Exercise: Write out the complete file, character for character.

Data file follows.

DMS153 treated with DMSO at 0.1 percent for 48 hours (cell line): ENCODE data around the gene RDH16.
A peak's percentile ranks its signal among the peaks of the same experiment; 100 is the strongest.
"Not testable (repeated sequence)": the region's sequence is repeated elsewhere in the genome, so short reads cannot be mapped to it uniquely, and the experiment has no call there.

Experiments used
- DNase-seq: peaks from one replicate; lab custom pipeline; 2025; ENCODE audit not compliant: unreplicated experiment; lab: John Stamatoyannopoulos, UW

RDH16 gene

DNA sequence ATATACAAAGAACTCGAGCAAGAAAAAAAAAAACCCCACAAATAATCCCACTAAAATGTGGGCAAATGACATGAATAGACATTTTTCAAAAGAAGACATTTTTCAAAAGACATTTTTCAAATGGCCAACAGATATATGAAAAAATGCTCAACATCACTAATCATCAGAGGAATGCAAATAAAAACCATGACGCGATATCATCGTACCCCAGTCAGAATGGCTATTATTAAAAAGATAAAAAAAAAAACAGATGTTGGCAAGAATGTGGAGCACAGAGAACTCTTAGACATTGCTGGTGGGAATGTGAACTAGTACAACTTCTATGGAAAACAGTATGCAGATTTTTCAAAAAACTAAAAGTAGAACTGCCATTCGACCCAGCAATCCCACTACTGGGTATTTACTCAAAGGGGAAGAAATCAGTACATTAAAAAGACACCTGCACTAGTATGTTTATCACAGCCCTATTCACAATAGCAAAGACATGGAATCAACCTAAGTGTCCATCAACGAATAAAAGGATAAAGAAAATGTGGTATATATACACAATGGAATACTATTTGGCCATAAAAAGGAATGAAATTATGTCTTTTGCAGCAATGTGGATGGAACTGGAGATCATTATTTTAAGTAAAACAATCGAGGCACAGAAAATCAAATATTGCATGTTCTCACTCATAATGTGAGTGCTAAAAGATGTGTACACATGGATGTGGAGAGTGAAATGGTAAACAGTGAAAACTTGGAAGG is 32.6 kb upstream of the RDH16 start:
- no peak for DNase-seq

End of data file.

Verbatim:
DMS153 treated with DMSO at 0.1 percent for 48 hours (cell line): ENCODE data around the gene RDH16.
A peak's percentile ranks its signal among the peaks of the same experiment; 100 is the strongest.
"Not testable (repeated sequence)": the region's sequence is repeated elsewhere in the genome, so short reads cannot be mapped to it uniquely, and the experiment has no call there.

Experiments used
- DNase-seq: peaks from one replicate; lab custom pipeline; 2025; ENCODE audit not compliant: unreplicated experiment; lab: John Stamatoyannopoulos, UW

RDH16 gene

DNA sequence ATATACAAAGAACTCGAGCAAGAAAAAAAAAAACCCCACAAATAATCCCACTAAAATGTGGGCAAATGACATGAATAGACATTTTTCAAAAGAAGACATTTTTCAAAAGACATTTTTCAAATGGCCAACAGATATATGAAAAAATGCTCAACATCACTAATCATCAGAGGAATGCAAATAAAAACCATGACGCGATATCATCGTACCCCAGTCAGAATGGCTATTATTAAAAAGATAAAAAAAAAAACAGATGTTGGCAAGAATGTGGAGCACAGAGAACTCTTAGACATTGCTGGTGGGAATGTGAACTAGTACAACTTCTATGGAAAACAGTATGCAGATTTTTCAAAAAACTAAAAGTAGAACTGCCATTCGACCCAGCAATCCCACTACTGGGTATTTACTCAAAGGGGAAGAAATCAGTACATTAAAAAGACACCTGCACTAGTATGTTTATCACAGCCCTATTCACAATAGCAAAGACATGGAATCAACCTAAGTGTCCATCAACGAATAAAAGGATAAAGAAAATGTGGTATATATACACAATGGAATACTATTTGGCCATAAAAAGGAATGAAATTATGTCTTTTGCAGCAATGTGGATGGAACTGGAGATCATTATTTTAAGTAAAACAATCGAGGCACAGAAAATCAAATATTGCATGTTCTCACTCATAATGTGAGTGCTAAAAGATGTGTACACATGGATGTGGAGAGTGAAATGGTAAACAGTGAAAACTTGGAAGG is 32.6 kb upstream of the RDH16 start:
- no peak for DNase-seq